Herbert Anderson:

Wait. Wait. Let’s talk about that rating again. That’s based on the parameters of whatever you said in the system as far as your sell rate, and all those things or …

Danny Zaslavsky:

Yeah. It’s really four things. Let me explain. When we’re looking at what’s going to do well for you, you can create your own targets. All right. You can also create your own no flies. As you get better, you can say, “You know what? I don’t want to buy Jags anything older than in 2010.” Put those on no flies, we’ll filter those out. On targets we want Priuses in this price range or classes or whatever. That’s one way to do it.

Danny Zaslavsky:

The other ways to do it is we take into account what you’ve sold by time of year, and then … Earlier when showing you my sales, that’s one of the things that plays into the insight. The second thing is the market demand, what’s leaving in your area. Many cars coming in, cars coming out. Then the last one is competitor data. We can look at any competitor. Here’s somebody who’s my competitor.

Danny Zaslavsky:

Let’s bring him up. Herb, if you let me, I can do this with one of your stores, too. But we look at their overview and we can see they’re number 1 out of 29 in used cars in the market. They’re number 12 out of 29. We can see how many used cars they’ve sold and whether they’re up or down and new. Then let’s go over their sales log. Here’s what they’re selling. Here’s the summary. Now the summary is important because we can look at by sales, what segment they’re selling in. We can also see who they’re doing transfers to.

Danny Zaslavsky:

When I look at their used sold log, I can sort it. There’s those transfers I was telling you about. I can also see what they have in inventory. The inventory summary is nice, because I can see their price, bucket strategy, or no strategy if they don’t have an image trying to stay alive right now. Then they’re used the new. If I wake up tomorrow morning and decide, “Hey, I want to sell 10 more cars a month. I got to either spend more on marketing, or I got to fill the need within my area.”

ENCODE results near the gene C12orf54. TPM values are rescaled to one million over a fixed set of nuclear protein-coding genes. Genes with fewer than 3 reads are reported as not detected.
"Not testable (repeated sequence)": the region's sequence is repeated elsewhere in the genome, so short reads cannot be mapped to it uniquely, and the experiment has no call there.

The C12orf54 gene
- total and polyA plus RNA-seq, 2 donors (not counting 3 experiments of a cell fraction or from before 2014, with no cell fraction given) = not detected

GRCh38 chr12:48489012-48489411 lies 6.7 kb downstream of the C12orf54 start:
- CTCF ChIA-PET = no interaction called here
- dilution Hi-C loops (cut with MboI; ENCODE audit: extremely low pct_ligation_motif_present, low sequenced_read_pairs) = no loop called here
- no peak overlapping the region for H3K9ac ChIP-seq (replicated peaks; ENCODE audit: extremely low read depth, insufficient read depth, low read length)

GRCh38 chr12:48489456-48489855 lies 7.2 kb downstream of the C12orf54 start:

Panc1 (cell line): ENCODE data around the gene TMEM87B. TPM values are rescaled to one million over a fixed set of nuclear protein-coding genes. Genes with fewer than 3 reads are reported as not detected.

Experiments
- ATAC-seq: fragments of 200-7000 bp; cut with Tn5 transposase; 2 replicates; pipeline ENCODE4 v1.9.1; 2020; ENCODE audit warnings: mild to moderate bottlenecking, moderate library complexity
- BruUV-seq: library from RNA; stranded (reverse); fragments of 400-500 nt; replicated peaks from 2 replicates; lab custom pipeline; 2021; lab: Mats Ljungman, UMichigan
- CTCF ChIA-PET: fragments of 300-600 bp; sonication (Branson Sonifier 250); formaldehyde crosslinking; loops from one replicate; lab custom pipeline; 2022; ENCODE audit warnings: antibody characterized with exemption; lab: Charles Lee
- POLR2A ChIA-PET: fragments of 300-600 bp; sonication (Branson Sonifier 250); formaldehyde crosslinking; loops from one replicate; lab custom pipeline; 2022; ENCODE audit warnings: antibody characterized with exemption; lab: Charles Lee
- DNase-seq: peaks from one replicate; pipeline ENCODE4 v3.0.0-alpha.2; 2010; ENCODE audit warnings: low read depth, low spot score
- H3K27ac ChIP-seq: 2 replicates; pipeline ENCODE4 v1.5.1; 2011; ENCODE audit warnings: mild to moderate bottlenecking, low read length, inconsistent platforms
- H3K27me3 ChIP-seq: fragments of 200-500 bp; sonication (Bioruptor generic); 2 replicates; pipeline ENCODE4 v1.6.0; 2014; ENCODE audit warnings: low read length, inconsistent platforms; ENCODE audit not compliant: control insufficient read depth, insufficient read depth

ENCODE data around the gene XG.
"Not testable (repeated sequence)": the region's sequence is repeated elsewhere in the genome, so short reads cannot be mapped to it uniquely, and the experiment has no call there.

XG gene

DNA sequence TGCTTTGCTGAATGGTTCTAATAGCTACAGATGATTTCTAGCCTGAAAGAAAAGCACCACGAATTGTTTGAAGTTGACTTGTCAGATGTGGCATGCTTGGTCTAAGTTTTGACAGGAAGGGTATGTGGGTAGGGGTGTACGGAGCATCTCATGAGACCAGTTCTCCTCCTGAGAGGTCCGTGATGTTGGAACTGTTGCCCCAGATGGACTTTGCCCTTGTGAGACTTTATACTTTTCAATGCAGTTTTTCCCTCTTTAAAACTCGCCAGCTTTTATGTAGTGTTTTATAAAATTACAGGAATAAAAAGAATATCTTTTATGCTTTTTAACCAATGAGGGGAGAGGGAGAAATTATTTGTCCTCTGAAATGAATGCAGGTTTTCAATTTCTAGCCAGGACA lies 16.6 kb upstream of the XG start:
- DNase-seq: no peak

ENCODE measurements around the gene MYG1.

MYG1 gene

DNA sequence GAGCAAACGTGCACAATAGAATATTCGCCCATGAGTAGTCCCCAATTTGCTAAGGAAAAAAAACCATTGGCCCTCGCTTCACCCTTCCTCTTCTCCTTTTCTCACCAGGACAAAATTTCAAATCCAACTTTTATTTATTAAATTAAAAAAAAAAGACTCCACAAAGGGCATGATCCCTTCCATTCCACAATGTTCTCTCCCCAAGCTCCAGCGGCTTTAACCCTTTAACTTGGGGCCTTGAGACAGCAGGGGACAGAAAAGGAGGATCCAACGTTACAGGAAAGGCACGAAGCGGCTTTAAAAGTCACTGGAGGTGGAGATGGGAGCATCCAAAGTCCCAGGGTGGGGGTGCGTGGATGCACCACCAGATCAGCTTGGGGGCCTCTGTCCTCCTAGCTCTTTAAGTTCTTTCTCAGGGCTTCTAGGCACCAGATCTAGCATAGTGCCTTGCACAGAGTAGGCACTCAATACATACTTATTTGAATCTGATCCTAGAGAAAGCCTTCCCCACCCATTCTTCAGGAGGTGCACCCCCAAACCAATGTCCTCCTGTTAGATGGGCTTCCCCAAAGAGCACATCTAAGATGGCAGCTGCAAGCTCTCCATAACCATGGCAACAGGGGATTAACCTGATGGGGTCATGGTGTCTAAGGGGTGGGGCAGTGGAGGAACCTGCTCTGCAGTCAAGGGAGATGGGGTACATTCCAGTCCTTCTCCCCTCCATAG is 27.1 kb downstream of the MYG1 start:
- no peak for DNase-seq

Danny Zaslavsky:

If I know minivans are selling around $20,000 and there’s a bunch of them leaving the market and I don’t have any. What do I need to do? I got to go buy some $20,000 minivans. Make sense?

Herbert Anderson:

Yeah.

Danny Zaslavsky:

Fill the need.

Herbert Anderson:

Much more efficient than spending on marketing dollar. I’ll tell you that much.

Danny Zaslavsky:

Yeah. Yeah. Okay. Here. Let’s play that game for a second. I want to buy … Let’s see if there’s any Odysseys online right now. Well, how about that. Look at that. Here’s all the Odysseys online right now for sale. Let’s see, hold on, boom, there’s one that excites me. It is a one owner, clean Carfax, 16 EX-L with 48,000 miles. Let’s take a look at it. I can jump in and I can start chatting with the customer right here. I can set an appointment. I can send that consumer an offer. I can also do a retail market value screen. Remember we did this earlier.

Herbert Anderson:

Yeah.

Danny Zaslavsky:

See some … Because I don’t have a VIN number on this car, because the customer didn’t put one in. But I can get pretty close. This brings up a good point. The first question I should ask this customer is, “Hey, I saw your minivan online. Low miles for the year. I think it’s awesome. Can you send me a VIN number so I can understand some more about it?” That’s a real conversation. Not, “Hi, Danny, Country Hill. Is your car still available?”

Herbert Anderson:

Right. I want to buy your car.

Danny Zaslavsky:

Yeah. Get the VIN number. Pop that VIN number in and then begin to work the deal. Make sense?

Herbert Anderson:

Yeah. Super dope. You can send them the offer right through that, through …

Danny Zaslavsky:

[crosstalk 00:57:46] Right through the chat. That’s exactly right.

Herbert Anderson:

Nice.

Danny Zaslavsky:

We do the same thing through the ICOs. Let me open all of them up. Here’s a Sierra up. In this case, if we go over to the VBC offer, we can see that KBB offered him 29,940.

Herbert Anderson:

I’m sorry. Let me play devil’s advocate really quick.

Danny Zaslavsky:

Yep, man.

Herbert Anderson:

Even on third parties, like the auto traders of the world and things of that nature, chatting really sometimes just isn’t the most efficient. It takes forever sometimes for people to respond and stuff. Do you guys see that … Do you run into some of those issues and because of the volume, it doesn’t matter, you just move on to the next one? Or what would be your approach to that?

Danny Zaslavsky:

I love that you asked that question. This was actually a big learning moment for us. Herb, I don’t know if you’re going to hate me for asking you this. But how old are you?

Herbert Anderson:

Oh, no, that’s fine. I’m 39, bro.

Danny Zaslavsky:

Okay. Because I’m 38. We’re about the same. I don’t know about you. But I’m on that line where sometimes I like to text, but sometimes just call me, stop texting me. My dad does not like to text. He’s horrible at it. I have a 22-year-old sister who hates to be on the phone, loves to text. The answer is ask. When we started saying, “Hey, saw your car online, is it better to text or call?” Then we actually begin to communicate with the consumer the way they want to.

Danny Zaslavsky:

We figured out that we were just assuming that they wanted to text and the people who hated texting, like my dad, would never respond or would get burned out because they’re like, “I just can’t do this. Just fricking call me.” Does that make sense?